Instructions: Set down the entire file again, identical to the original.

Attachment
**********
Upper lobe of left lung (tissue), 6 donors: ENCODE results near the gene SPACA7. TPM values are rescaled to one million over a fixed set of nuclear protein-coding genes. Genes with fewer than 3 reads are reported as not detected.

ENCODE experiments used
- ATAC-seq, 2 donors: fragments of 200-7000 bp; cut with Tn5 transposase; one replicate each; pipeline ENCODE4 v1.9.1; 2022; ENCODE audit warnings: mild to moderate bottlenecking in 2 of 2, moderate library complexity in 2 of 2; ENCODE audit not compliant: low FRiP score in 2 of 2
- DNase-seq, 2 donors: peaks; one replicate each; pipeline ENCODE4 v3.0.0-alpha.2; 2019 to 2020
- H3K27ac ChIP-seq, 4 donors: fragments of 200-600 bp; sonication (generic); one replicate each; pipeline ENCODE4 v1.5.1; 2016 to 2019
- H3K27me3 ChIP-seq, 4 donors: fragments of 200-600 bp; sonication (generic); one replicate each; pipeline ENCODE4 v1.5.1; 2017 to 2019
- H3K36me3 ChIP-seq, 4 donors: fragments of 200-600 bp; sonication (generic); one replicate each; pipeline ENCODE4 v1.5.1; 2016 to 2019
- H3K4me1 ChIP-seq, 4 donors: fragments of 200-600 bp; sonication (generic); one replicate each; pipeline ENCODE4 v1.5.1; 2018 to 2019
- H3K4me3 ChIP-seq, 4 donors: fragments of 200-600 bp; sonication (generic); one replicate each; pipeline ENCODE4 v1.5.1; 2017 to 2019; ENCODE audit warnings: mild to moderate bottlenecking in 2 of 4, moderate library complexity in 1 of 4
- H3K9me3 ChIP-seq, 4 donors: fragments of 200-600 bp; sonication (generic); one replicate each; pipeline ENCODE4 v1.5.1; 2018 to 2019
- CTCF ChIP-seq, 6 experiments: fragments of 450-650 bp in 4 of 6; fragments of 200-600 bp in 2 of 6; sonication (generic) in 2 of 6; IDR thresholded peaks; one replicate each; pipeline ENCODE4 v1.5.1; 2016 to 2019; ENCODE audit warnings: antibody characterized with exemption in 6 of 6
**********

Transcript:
Upper lobe of left lung (tissue), 6 donors: ENCODE results near the gene SPACA7. TPM values are rescaled to one million over a fixed set of nuclear protein-coding genes. Genes with fewer than 3 reads are reported as not detected.

ENCODE experiments used
- ATAC-seq, 2 donors: fragments of 200-7000 bp; cut with Tn5 transposase; one replicate each; pipeline ENCODE4 v1.9.1; 2022; ENCODE audit warnings: mild to moderate bottlenecking in 2 of 2, moderate library complexity in 2 of 2; ENCODE audit not compliant: low FRiP score in 2 of 2
- DNase-seq, 2 donors: peaks; one replicate each; pipeline ENCODE4 v3.0.0-alpha.2; 2019 to 2020
- H3K27ac ChIP-seq, 4 donors: fragments of 200-600 bp; sonication (generic); one replicate each; pipeline ENCODE4 v1.5.1; 2016 to 2019
- H3K27me3 ChIP-seq, 4 donors: fragments of 200-600 bp; sonication (generic); one replicate each; pipeline ENCODE4 v1.5.1; 2017 to 2019
- H3K36me3 ChIP-seq, 4 donors: fragments of 200-600 bp; sonication (generic); one replicate each; pipeline ENCODE4 v1.5.1; 2016 to 2019
- H3K4me1 ChIP-seq, 4 donors: fragments of 200-600 bp; sonication (generic); one replicate each; pipeline ENCODE4 v1.5.1; 2018 to 2019
- H3K4me3 ChIP-seq, 4 donors: fragments of 200-600 bp; sonication (generic); one replicate each; pipeline ENCODE4 v1.5.1; 2017 to 2019; ENCODE audit warnings: mild to moderate bottlenecking in 2 of 4, moderate library complexity in 1 of 4
- H3K9me3 ChIP-seq, 4 donors: fragments of 200-600 bp; sonication (generic); one replicate each; pipeline ENCODE4 v1.5.1; 2018 to 2019
- CTCF ChIP-seq, 6 experiments: fragments of 450-650 bp in 4 of 6; fragments of 200-600 bp in 2 of 6; sonication (generic) in 2 of 6; IDR thresholded peaks; one replicate each; pipeline ENCODE4 v1.5.1; 2016 to 2019; ENCODE audit warnings: antibody characterized with exemption in 6 of 6